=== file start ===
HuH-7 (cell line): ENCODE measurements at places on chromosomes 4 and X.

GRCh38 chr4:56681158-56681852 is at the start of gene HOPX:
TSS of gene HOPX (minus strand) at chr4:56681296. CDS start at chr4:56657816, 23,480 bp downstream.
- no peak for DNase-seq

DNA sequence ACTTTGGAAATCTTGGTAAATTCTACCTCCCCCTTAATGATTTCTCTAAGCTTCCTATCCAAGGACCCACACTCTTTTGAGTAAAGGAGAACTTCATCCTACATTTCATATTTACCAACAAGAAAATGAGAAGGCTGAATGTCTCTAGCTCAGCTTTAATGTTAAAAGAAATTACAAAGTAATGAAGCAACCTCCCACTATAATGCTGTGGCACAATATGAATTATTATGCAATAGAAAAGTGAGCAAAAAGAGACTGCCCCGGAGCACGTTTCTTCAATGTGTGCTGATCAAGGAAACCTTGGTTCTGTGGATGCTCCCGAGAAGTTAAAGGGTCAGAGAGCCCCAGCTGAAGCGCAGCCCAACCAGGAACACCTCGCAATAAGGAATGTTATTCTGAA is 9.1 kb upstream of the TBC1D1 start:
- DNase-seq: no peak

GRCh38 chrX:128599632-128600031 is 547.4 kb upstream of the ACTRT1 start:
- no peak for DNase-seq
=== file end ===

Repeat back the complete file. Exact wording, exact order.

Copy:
HuH-7 (cell line): ENCODE measurements at places on chromosomes 4 and X.

GRCh38 chr4:56681158-56681852 is at the start of gene HOPX:
TSS of gene HOPX (minus strand) at chr4:56681296. CDS start at chr4:56657816, 23,480 bp downstream.
- no peak for DNase-seq

DNA sequence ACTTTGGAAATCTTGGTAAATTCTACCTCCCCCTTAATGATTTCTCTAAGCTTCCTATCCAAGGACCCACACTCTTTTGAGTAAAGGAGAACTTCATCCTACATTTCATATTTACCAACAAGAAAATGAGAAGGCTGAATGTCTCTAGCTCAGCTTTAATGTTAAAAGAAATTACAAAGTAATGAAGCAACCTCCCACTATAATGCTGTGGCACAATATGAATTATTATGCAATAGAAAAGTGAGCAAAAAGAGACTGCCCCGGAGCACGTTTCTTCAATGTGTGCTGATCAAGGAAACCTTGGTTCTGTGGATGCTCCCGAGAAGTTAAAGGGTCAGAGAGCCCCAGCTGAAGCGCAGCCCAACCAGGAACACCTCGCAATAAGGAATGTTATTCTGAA is 9.1 kb upstream of the TBC1D1 start:
- DNase-seq: no peak

GRCh38 chrX:128599632-128600031 is 547.4 kb upstream of the ACTRT1 start:
- no peak for DNase-seq